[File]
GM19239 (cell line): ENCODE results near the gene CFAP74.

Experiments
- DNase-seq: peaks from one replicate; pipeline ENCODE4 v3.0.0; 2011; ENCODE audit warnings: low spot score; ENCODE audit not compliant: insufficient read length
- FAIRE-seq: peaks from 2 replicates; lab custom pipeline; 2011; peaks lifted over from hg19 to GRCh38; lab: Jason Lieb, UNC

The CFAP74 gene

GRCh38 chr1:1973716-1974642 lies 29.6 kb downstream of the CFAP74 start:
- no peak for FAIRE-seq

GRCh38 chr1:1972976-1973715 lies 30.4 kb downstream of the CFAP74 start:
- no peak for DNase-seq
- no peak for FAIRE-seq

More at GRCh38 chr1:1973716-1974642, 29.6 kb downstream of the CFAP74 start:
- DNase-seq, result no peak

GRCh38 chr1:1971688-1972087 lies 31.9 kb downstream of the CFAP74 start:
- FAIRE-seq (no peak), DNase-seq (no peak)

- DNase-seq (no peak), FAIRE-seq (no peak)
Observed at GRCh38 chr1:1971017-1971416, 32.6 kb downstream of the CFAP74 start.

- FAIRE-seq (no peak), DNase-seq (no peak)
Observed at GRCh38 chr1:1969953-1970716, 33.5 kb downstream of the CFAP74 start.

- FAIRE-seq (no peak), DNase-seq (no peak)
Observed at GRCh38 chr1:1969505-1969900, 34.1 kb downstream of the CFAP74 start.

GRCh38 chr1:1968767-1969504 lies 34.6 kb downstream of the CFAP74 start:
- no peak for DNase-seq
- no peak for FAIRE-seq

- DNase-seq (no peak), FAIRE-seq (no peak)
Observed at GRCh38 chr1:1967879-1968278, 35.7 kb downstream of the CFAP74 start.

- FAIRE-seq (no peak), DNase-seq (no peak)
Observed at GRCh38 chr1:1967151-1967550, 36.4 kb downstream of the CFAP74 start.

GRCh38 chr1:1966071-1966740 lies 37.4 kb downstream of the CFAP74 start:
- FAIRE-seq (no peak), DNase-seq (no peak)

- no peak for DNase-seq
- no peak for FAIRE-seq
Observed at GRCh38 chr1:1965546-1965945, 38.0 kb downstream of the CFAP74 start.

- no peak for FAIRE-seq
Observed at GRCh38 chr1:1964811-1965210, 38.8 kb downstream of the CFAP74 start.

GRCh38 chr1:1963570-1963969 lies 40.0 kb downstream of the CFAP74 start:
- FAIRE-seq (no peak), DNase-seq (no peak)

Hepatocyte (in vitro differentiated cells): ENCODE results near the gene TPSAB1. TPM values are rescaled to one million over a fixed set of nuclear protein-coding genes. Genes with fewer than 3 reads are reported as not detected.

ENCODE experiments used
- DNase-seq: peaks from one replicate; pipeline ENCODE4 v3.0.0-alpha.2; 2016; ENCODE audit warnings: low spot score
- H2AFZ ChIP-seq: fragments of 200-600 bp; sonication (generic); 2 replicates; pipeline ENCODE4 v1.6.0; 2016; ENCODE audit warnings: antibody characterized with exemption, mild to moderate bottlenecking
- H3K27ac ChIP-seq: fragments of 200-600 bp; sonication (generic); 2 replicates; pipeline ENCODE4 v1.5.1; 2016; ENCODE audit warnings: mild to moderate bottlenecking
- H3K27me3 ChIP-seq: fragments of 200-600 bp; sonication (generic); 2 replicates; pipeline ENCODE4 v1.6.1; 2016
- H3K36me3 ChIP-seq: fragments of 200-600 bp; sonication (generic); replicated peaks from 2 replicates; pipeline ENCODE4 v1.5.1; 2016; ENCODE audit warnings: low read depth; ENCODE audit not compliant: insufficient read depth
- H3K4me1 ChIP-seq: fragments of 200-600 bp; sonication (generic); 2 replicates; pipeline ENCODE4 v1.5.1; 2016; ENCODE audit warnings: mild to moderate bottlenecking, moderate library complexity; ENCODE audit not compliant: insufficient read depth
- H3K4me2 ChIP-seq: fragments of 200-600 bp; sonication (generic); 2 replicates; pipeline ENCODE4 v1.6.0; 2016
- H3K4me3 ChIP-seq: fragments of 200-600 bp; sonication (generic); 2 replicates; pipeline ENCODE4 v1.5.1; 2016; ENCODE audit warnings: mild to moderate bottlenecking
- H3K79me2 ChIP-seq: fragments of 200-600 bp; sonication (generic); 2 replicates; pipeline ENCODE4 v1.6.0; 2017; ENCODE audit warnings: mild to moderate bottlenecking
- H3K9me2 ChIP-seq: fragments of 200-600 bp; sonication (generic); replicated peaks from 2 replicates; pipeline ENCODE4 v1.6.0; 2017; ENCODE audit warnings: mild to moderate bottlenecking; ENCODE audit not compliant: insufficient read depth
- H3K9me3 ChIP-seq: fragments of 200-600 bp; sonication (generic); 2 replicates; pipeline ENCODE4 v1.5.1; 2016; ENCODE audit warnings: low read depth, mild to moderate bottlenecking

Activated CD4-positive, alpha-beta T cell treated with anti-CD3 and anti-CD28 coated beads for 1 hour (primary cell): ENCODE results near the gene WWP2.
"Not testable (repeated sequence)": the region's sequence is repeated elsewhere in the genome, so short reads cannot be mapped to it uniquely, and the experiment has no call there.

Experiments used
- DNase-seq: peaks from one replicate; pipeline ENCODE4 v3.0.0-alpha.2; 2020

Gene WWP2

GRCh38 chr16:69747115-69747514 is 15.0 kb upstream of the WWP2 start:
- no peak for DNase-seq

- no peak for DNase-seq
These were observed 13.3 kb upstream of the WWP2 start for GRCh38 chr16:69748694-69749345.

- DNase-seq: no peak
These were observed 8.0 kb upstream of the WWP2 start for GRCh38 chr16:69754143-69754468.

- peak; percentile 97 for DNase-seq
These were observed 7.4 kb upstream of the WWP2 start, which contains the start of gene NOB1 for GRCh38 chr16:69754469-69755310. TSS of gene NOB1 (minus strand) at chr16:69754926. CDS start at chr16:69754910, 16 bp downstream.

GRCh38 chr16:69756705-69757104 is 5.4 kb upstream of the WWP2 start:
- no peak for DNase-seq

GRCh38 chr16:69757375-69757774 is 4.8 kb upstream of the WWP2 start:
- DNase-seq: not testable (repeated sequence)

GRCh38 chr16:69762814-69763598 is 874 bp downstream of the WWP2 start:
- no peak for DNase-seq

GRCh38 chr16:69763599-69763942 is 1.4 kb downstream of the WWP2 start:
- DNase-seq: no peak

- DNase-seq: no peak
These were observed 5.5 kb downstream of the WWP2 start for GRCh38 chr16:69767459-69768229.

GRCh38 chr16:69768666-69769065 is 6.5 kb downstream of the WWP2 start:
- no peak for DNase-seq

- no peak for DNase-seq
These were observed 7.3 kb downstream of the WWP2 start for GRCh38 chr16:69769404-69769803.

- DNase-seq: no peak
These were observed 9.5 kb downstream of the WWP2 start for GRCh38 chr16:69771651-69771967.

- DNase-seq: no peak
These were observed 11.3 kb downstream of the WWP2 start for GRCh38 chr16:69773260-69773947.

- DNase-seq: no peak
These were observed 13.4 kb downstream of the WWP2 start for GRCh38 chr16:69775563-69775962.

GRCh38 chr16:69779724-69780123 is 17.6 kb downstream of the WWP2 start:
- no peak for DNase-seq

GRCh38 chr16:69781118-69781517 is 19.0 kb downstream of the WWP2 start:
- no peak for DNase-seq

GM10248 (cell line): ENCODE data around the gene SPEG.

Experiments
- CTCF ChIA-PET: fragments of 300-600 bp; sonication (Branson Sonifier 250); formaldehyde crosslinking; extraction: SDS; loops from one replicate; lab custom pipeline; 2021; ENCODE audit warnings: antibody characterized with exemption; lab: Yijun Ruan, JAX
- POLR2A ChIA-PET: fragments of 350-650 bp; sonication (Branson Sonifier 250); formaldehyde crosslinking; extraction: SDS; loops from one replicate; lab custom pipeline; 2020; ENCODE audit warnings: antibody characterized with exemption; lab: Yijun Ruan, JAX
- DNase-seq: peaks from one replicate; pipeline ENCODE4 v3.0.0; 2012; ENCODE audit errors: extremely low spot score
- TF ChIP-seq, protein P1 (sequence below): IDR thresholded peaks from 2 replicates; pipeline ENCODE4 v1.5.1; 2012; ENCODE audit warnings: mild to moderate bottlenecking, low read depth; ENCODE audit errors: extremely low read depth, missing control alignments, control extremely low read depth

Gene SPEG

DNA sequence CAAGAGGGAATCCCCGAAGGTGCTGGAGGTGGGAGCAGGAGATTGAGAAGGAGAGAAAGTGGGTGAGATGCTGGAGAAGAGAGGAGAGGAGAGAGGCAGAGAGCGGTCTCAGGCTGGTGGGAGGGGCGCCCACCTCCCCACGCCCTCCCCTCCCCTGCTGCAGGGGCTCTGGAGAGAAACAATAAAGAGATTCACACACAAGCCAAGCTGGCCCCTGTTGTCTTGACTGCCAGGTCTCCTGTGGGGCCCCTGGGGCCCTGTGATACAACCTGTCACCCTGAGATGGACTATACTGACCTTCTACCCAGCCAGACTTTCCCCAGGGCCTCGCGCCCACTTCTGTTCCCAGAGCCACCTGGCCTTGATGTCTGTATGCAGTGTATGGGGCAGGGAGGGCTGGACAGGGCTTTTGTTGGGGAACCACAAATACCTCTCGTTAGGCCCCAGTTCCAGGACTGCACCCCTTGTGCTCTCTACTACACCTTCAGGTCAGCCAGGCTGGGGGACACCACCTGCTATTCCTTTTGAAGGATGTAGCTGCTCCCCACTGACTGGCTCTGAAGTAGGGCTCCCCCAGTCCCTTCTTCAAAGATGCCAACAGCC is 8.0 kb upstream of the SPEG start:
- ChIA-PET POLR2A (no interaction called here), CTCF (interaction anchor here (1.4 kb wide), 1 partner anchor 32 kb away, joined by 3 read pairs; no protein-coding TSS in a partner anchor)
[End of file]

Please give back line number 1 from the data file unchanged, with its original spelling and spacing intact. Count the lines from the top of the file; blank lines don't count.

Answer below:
GM19239 (cell line): ENCODE results near the gene CFAP74.